H&R Block and Operation HOPE are partnering to assist those impacted by October’s wildfires by offering free amended 2006 federal tax returns to enable disaster victims to recoup their losses more quickly.
Victims of the California fires who filed forms 1040, 1040A or 1040EZ, with a residential address in the disaster area or a California driver’s license, may qualify to deduct a portion of their loss on their federal tax return. H&R Block, the nation’s largest tax services company, will advise taxpayers on the tax implications of claiming a casualty loss and will amend their 2006 income tax returns for free.
Typically, tax filers must claim a casualty loss on their federal return in the year the loss occurs. However, if the President declares the area a federal disaster — as is the case in California — taxpayers can file amended returns and claim the losses on their prior years’ tax returns. This enables disaster victims to recoup their losses more quickly.
They also offer these tips in partnership with Operation HOPE, a non-profit, public benefit organization, founded immediately following the civil unrest of April 29, 1992 in Los Angeles to offer programs focused on connecting the minority community with mainstream, private sector resources.
Advice For California Homeowners Affected By Recent Fires:
If your home was DAMAGED in the Southern California wild fires, these five tips can help you successfully navigate the tax and insurance claims process.
- Photograph or document any property damage. This will assist with calculating the amount of the loss. It also may benefit you to take photos showing the condition of the property after it’s restored.
- Keep receipts. The IRS and insurance companies will make allowances for records that were destroyed, but having supporting documentation will make the claims process easier.
- File insurance claims in a timely manner. Because you can’t claim a tax loss for damage that you receive insurance proceeds for, it’s important to file insurance claims quickly.
- Replace damaged property with similar property. Replacement property doesn’t have to match item-for-item, but keeping it close will help you avoid having to pay taxes on gains from insurance proceeds.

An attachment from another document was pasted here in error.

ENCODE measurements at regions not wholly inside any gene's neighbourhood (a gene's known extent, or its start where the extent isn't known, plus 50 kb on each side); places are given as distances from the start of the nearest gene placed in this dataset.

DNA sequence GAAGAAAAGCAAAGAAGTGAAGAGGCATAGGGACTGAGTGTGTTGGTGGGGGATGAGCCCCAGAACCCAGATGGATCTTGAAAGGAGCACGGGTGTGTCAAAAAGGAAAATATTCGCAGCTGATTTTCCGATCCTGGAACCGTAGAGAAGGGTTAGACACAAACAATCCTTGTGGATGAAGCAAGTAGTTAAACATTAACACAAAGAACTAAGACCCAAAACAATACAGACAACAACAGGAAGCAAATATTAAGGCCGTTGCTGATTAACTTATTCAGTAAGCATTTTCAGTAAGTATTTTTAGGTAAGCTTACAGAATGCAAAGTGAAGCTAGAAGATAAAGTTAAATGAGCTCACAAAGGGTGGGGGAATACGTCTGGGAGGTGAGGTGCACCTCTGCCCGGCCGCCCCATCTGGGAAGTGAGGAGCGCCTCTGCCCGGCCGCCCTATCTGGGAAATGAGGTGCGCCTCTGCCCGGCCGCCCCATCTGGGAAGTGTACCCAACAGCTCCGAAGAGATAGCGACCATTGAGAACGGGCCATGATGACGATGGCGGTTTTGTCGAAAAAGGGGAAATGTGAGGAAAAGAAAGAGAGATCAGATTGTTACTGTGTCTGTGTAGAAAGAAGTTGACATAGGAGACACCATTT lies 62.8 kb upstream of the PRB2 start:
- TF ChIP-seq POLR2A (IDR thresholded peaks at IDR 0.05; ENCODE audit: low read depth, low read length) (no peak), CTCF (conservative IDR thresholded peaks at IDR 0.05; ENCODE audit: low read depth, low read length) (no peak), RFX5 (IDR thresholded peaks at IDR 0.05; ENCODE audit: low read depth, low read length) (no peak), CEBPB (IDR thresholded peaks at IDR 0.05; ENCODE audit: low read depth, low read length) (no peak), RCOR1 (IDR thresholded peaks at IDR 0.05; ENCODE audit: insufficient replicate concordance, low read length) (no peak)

- Get copies of past returns. The IRS will provide free copies of past tax returns to help you obtain past financial information. A photocopy of a prior year return may be obtained by contacting 1-800-829-1040 or visiting www.irs.gov.
If your home was DESTROYED in the wild fires, there are some important tax benefits to keep in mind:
- You have up to four years to replace your home or pay taxes on any gains from insurance payments.
- Taxpayers can deduct a loss on their 2007 return or amend their 2006 return, whichever helps their current tax and financial situation most.
- Food, medical supplies and other forms of disaster assistance aren’t taxable. And, they don’t reduce the amount of your loss claim unless they’re replacing lost or destroyed items.
- The cost of cleaning up can’t be considered part of the casualty loss. However, the cost of repairs can be used as a basis for determining the decrease in fair market value.
- Reimbursements for losses are not taxable, unless you’re repaid more for the property than the original cost plus improvements. Even if the reimbursement is more than the basis, you don’t have to pay tax if you replace your home within four years after the fire.
- You may be able to claim a casualty loss on your tax return. The loss amount is based on the lower of two numbers: The price paid for the property plus any improvements prior to the casualty, or the property’s decline in market value caused by the disaster. Once you determine which is lower, that amount is reduced by insurance and most other non-taxable reimbursements. If the property is not used for business, the deductible amount is reduced by 10 percent of your adjusted gross income and then reduced again by $100.